Are bacteria more like plants or animals? Growth rate and resource dependence of bacterial C : N : P stoichiometry

Authors

  • W. Makino,

    Corresponding author
    1. Department of Ecology, Evolution & Behavior, University of Minnesota, 1987 Upper Buford Circle, St Paul, MN 55108, and
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    • Present address: Center for Ecological Research, Kyoto University, 509-3 Kamitanakami Hirano, Otsu, Shiga 520-2113, Japan.

  • J. B. Cotner,

    1. Department of Ecology, Evolution & Behavior, University of Minnesota, 1987 Upper Buford Circle, St Paul, MN 55108, and
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  • R. W. Sterner,

    1. Department of Ecology, Evolution & Behavior, University of Minnesota, 1987 Upper Buford Circle, St Paul, MN 55108, and
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  • J. J. Elser

    1. Department of Biology, Arizona State University, Tempe, AZ 85287, USA
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†Author to whom correspondence should be addressed. E-mail: wm@ecology.kyoto-u.ac.jp

Summary

  • 1We examined the relative importance of resource composition (carbon : phosphorus molar ratios which varied between 9 and 933) and growth rate (0·5–1·5 h−1) to biomass carbon : nitrogen : phosphorus stoichiometry and nucleic acid content in Escherichia coli grown in chemostats, and in other heterotrophic prokaryotes using published literature.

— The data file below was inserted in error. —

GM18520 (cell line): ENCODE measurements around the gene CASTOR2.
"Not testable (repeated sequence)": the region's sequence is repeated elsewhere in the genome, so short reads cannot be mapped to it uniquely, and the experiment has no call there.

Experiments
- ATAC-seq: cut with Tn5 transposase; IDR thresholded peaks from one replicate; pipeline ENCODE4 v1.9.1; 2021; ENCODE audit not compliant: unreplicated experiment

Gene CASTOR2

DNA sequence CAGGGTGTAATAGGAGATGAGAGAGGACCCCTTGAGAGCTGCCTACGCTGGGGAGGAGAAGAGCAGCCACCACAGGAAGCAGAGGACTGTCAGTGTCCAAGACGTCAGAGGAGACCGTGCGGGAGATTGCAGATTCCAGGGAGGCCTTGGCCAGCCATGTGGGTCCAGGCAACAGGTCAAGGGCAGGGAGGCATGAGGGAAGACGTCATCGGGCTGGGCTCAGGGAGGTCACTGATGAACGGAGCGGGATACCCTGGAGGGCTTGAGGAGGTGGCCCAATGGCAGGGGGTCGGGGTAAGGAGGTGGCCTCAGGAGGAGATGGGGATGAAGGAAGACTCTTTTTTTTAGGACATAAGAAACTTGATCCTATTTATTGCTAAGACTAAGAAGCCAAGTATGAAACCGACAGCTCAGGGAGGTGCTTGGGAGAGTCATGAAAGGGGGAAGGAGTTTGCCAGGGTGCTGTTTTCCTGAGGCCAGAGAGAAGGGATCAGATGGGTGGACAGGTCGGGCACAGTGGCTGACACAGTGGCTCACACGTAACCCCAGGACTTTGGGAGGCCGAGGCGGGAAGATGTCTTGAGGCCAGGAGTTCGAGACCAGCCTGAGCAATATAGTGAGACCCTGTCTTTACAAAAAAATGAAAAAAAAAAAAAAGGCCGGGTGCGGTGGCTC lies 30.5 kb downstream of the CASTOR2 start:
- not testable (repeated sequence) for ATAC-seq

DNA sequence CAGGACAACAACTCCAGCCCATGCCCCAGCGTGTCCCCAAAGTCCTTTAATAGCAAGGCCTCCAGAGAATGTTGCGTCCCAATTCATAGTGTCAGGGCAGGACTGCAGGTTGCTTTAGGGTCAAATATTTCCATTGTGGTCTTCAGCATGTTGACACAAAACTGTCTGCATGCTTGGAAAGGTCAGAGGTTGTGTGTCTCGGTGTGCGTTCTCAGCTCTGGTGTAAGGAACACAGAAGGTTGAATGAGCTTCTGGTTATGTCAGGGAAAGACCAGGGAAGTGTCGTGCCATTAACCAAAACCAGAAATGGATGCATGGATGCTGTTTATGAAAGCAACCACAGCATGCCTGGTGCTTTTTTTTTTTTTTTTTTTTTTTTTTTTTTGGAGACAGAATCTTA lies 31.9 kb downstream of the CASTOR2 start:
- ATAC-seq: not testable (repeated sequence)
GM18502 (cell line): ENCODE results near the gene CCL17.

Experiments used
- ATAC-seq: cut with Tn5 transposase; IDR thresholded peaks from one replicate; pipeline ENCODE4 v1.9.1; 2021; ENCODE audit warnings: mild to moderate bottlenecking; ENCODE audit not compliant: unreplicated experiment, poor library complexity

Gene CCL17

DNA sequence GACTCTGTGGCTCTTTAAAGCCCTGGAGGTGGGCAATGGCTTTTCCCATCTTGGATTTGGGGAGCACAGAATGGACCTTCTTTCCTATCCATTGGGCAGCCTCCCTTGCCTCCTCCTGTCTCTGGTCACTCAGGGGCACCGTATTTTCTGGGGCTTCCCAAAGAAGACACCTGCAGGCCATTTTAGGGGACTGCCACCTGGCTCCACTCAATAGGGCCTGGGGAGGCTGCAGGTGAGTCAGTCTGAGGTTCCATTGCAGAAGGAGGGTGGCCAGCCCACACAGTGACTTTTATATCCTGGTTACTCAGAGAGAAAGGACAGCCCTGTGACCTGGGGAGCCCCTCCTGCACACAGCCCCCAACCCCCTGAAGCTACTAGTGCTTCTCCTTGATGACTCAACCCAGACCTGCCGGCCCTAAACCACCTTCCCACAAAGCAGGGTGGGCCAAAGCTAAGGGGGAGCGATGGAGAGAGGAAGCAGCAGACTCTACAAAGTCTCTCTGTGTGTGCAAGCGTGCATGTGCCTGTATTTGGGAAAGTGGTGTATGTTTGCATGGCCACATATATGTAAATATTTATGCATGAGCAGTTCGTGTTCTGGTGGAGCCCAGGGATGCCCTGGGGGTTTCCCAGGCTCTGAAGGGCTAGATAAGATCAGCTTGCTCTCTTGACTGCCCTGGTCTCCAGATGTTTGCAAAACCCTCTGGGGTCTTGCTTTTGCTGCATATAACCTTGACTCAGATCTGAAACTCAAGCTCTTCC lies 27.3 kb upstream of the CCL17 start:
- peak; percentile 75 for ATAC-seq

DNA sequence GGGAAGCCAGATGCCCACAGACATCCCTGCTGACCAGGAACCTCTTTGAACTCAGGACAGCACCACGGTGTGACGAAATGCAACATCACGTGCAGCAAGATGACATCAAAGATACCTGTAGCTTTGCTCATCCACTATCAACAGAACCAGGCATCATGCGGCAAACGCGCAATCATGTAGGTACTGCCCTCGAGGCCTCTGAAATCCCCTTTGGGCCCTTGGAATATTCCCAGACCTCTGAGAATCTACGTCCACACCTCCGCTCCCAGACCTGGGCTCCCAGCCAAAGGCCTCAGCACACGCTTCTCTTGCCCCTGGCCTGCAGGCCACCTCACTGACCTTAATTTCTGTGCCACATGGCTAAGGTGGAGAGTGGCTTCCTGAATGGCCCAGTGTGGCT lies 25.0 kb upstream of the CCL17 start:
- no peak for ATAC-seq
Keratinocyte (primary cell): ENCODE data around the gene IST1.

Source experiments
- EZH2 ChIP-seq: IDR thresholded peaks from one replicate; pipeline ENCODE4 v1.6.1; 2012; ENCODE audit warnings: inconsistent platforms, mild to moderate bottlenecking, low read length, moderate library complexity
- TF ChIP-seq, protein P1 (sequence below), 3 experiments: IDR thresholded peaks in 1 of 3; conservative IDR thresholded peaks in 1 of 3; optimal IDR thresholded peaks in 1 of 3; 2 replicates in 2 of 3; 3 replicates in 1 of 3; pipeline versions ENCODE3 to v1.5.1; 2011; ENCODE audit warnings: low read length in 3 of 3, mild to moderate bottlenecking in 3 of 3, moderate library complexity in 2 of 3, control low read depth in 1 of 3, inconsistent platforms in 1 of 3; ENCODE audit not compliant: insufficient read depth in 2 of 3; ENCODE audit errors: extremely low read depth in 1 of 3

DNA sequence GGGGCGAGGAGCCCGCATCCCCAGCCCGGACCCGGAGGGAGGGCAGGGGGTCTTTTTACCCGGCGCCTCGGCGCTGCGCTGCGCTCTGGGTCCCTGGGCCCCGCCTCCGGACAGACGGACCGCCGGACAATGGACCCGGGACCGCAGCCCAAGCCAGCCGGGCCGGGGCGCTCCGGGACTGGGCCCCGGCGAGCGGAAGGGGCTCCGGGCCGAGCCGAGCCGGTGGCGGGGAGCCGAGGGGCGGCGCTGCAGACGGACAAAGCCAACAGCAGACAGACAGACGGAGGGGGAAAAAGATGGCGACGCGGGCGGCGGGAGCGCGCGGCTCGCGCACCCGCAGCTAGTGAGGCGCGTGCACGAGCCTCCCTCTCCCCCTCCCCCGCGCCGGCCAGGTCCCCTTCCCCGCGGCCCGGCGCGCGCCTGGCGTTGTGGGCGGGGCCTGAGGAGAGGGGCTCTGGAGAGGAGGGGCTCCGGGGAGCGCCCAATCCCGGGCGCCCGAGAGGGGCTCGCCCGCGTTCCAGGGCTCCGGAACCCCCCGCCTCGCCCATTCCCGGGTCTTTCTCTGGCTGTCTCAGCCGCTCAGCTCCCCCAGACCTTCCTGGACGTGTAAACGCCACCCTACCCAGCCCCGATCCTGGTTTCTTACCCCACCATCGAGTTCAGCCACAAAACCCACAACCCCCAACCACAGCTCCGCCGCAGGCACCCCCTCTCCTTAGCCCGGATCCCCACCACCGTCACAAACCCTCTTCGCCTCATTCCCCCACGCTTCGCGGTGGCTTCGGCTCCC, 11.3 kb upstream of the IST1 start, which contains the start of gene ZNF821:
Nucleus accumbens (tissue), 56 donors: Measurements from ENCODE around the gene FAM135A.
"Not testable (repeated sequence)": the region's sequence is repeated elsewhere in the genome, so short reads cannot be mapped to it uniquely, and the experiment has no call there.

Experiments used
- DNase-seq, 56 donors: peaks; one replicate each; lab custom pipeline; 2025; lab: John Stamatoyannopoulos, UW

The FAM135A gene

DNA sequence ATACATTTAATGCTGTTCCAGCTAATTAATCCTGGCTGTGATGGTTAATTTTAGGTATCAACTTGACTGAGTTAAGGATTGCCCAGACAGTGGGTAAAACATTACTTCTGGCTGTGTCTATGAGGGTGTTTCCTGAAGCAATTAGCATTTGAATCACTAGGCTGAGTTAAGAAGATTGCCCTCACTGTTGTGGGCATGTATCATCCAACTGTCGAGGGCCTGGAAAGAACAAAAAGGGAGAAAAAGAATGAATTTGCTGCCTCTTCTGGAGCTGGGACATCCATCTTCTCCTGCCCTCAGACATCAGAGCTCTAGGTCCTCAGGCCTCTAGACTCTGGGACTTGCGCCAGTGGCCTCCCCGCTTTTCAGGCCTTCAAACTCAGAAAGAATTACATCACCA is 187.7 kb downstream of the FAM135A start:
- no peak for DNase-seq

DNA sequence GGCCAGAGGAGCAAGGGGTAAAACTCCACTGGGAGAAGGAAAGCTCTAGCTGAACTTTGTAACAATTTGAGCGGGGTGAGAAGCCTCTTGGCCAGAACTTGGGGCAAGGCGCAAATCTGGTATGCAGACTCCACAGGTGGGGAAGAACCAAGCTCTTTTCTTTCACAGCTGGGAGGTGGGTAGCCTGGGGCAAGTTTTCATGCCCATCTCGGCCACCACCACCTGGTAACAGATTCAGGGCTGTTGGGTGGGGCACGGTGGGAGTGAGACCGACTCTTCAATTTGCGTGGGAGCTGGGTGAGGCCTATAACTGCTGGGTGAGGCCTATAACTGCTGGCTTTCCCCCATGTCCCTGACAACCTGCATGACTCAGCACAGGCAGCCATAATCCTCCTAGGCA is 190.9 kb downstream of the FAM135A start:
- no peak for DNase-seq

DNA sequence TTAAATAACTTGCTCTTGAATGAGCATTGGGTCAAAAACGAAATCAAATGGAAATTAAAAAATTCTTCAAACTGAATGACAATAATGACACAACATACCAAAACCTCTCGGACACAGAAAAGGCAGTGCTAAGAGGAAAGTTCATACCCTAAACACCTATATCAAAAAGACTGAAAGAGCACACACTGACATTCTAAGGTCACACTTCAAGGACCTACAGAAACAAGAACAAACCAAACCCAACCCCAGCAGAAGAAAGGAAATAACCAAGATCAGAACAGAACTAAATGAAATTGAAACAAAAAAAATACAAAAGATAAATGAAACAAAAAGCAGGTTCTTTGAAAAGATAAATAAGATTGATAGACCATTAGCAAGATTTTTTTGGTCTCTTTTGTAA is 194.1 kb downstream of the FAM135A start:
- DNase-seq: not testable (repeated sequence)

• 2Escherichia coli RNA content and the contribution of RNA-P to total cellular P increased with increasing growth rate at all supply C : P ratios. Growth rate had a much stronger effect on biomass C : P than did supply C : P, and increased RNA content resulted in low biomass C : P and N : P ratios.
  • 3However, we observed only twofold variations in biomass C : P and N : P ratios in the experiments, despite a difference of two orders of magnitude in C : P and N : P supply. The response of biomass C : P and N : P ratios to alteration of the supply C : P and N : P ratios revealed that E. coli was strongly homeostatic in its elemental composition.
  • 4This result, and a literature survey, suggest that each heterotrophic bacterial strain regulates its elemental composition homeostatically within a relatively narrow range of characteristic biomass C : P and N : P ratios.
  • 5Thus shifts in the dominance of different bacterial strains in the environment are probably responsible for the large variation in bacterial biomass C : P, as has been suggested for crustacean zooplankton. These findings indicate that bacteria are more like animals than plants in terms of biomass C : P and N : P homeostasis.

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